Yes, Martins conspired to miss a chance from close range and yes Dyer didn't win a penalty for a handball that was as unintentional but illegal as the one Taylor conceded against AZ. But like a hungry tramp, there's no future in dining out on hard luck stories.
Shamefully, Carson's fist
away of N'Zogbia's 92nd minute effort was the Charlton keeper's first meaningful
contribution. Never mind Scott, Frank Carson could have kept a clean sheet.
They're not booing, or ranting for heads to roll though - slogans aren't been written on bedsheets yet and jumpy jacks haven't gathered to hockle and pogo at Milburn reception. At least not yet.
Instead there's just the realisation that a slow and steady decline back to being also-rans continues as another crack-papering but ultimately futile UEFA Cup campaign passes into history.
That regression is being manifested by an abundance of tickets becoming available - season tickets routinely going spare and away places routinely on public sale (a double whammy of steep pricing and consistently under-par showings on the road making it easier for people to avoid the latter).
Supporters are finding other things to do - even if it's watching the game via a dustbin lid on the alehouse roof. And each one that walks away is expressing a vote of no confidence in the current custodians of the club on and off the field.
And we're talking real people here, who have
drunk, fought and shouted for this club - not to be confused with harassed
parents and numpty tosspots queuing for the new home shirt, who parade round
Eldon Square but rarely grace SJP with their presence. Or maybe they're
the sensible ones...
The familiar lines have been trotted out by the usual suspects: We've let the fans down, we owe them, what we need is a game to get this out of our system, blah bloody blah.
But the reality is that the non-verbal communication of this bunch remains a colossal two-fingered salute directed to their followers.
Players who turn out when they feel like it and then dictate their own on-field positions and level of aggression. The C word - contempt.
At least they've got one thing right, in not even bothering anymore with the pretence of applauding the supporters after another non-performance before swanning off without a second thought to what they've just been part of - pausing only to share a joke and swap a shirt with an opponent.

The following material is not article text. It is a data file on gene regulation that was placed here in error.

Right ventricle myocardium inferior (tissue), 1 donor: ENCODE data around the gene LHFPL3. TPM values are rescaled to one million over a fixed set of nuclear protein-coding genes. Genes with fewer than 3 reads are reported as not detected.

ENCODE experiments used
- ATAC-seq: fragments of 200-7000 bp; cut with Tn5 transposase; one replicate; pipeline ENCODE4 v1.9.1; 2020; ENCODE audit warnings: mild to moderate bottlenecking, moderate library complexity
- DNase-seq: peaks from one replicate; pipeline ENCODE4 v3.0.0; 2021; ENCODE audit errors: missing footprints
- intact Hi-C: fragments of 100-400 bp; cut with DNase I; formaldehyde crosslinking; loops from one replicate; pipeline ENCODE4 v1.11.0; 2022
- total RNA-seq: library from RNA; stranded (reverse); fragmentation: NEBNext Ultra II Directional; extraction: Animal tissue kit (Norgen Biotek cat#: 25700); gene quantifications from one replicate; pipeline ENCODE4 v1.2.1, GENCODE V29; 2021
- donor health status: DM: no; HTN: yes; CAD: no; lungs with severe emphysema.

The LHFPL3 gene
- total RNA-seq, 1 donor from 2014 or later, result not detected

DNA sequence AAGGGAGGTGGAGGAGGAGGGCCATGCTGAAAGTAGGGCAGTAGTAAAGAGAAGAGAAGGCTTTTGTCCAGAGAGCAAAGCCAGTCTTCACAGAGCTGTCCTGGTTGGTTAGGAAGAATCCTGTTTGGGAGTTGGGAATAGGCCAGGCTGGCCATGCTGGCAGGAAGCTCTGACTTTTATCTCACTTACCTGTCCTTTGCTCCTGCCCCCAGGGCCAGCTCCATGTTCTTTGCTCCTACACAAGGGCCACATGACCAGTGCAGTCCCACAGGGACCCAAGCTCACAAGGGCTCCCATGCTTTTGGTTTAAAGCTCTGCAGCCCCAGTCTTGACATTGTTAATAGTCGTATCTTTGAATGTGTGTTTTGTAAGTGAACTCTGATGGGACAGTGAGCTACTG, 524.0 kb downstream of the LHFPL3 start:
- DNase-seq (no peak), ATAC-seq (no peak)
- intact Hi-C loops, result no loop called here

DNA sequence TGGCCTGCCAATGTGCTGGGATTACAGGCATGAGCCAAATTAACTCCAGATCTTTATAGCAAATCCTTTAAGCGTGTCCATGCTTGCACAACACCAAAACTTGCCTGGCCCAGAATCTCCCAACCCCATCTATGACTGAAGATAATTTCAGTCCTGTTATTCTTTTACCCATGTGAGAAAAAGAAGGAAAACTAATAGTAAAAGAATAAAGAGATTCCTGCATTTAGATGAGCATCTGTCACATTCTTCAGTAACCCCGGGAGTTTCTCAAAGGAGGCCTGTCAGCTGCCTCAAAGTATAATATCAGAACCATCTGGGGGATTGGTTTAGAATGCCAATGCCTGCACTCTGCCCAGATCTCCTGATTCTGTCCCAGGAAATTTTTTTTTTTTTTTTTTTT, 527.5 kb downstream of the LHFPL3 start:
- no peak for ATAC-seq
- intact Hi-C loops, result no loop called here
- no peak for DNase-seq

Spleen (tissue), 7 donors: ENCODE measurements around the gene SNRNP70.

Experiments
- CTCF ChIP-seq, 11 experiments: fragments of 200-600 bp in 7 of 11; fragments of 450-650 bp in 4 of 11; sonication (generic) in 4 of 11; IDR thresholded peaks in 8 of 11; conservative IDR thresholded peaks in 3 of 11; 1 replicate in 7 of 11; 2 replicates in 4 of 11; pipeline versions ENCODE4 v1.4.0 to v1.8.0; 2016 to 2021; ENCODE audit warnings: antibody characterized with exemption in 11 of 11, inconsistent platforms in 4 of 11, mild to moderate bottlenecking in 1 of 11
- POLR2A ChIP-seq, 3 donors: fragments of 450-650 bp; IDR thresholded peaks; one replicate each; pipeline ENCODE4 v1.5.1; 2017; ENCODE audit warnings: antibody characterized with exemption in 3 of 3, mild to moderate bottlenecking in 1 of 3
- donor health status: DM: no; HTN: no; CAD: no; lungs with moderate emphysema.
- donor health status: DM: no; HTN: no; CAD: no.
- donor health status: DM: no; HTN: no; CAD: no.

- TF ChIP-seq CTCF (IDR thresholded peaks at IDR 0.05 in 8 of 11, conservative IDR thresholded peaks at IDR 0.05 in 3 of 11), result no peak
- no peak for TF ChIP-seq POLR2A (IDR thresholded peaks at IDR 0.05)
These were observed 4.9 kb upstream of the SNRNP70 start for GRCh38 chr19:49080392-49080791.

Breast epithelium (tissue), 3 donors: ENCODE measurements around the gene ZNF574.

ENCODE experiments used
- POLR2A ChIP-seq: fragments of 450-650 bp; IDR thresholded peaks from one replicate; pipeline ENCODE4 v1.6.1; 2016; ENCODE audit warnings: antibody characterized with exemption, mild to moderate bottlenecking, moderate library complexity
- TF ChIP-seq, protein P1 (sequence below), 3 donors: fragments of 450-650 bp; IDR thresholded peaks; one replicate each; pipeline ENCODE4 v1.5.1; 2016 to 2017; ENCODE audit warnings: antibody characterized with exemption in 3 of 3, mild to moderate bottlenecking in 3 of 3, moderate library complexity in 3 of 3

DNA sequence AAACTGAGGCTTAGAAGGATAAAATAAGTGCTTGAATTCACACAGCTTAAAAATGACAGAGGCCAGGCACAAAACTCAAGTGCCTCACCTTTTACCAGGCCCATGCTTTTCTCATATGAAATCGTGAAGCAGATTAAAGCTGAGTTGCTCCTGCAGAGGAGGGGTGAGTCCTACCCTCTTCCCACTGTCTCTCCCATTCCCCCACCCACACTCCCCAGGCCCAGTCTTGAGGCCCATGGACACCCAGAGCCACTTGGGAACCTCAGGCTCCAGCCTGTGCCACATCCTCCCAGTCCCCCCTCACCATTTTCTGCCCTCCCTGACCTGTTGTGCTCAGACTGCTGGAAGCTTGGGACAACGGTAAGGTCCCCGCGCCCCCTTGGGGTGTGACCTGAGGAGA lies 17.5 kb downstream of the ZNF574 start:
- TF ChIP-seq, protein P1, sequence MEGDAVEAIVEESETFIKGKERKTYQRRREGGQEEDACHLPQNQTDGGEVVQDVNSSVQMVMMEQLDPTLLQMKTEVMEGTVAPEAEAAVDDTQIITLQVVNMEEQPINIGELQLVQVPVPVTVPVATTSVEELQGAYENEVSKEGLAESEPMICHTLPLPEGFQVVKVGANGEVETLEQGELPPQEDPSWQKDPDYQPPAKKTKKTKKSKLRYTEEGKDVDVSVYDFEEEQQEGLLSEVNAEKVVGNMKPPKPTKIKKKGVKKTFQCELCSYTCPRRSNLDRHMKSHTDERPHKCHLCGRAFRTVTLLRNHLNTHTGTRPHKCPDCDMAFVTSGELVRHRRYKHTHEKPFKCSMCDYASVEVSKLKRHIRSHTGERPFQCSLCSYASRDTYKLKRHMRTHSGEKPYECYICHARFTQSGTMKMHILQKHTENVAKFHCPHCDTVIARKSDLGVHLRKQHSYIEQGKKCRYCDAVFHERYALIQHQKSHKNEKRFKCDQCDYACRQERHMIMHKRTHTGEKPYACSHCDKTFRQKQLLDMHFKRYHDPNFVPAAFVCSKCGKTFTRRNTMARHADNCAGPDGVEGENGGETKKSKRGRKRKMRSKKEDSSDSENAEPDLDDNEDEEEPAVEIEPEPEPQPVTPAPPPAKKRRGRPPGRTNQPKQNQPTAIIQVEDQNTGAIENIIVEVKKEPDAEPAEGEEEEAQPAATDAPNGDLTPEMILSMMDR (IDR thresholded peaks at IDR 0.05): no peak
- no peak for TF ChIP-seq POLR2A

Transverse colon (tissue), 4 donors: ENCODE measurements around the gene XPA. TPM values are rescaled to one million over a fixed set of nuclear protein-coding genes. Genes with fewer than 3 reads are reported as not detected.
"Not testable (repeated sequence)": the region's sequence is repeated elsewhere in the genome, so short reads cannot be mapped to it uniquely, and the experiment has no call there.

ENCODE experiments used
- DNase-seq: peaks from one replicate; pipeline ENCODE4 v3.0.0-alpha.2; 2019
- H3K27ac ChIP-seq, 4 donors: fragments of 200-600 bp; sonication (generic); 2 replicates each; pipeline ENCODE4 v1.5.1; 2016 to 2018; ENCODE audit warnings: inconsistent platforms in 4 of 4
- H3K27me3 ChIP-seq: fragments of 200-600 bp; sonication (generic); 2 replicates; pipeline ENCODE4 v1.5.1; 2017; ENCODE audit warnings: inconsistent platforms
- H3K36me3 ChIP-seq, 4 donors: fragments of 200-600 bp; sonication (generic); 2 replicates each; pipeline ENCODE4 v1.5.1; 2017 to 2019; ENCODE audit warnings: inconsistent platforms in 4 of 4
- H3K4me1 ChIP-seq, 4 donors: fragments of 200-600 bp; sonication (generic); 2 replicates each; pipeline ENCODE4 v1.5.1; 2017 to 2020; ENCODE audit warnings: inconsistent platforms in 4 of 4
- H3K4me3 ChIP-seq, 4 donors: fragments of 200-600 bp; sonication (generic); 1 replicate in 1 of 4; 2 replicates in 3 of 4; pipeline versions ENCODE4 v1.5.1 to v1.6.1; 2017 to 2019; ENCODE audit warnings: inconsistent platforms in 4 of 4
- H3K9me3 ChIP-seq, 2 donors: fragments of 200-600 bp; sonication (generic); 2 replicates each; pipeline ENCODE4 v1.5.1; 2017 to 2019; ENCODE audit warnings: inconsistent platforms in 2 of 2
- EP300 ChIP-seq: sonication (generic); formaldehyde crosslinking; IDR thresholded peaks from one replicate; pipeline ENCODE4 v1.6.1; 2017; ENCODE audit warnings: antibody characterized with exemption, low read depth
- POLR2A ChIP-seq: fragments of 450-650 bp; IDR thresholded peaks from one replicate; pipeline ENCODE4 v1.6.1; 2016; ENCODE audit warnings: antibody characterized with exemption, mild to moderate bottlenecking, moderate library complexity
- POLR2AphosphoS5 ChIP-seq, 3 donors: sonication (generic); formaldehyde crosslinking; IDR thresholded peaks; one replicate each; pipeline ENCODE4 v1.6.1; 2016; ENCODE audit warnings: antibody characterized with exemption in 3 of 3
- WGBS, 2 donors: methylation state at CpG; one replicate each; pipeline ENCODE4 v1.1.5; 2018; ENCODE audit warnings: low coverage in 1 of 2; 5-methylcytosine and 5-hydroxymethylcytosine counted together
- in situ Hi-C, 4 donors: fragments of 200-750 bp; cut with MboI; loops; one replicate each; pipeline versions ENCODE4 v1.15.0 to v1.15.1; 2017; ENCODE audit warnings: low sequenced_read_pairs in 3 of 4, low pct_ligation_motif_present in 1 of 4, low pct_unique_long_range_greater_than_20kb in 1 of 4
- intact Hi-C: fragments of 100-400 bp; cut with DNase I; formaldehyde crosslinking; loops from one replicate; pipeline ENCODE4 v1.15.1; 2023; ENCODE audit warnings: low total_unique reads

Luque, Babayaro, Duff, Carr, Dyer, - that's our top five but you have your own - we know, we read the emails.
And as for Martins, did someone tell him that the season is over - or does he just think his 16 goal haul is enough to catch the eye of a bigger club?
There are a couple of imperfect exceptions, with the tenth anniversary of Given's arrival here provoking simultaneous thoughts of admiration and wonderment at what point he will really admit defeat and pack his bags for somewhere where he can win some medals.
Similarly Milner, not always on the good foot
and culpable in the set piece stakes but visibly trying when he puts that shirt
And there's always time for some
back-handed compliments, such as Duff's improved display when moved to
left back - a position that removes any expectation of him trying to beat
a man and forces his opponent into a diversion to dribble around the big
Today we suffered the ignominy of losing to a side featuring Amdy Faye. What else can one say?
It's ultimately the players that bring a boss down, but the responsibility for recruiting, training, preparing, motivating, controlling and organising them ultimately lies at the Manager's door. When things go wrong, it's either due to him making the wrong decisions - or making none at all.
Too many players at this club get an easy ride and like his predecessors, Roeder seems to be unable to alter that and we still don't see quite what difference a fit Owen and Shola will make.
If anything, their return ups the ante
further and requires further decisions to be made - and the more choices
we have in the squad, the more problems we now seem to have. Was it any
coincidence we showed a little more gumption when the team picked itself
due to reduced numbers?
Perhaps United will follow Charlton's
example and sign up turns for on-pitch entertainment.
If we're to see this at Gallowgate, how about getting David Byrne and his mob for a spirited rendition of "Roed to Nowhere" as the ground empties within seconds of the final whistle against Blackburn on May 5th - with Aztec Camera reforming for an encore of "Oblivious".
Much more of this and the club will need to recall those free scarves on safety grounds - to stop people choking themselves. Thank the Almighty we've got just enough points on the board.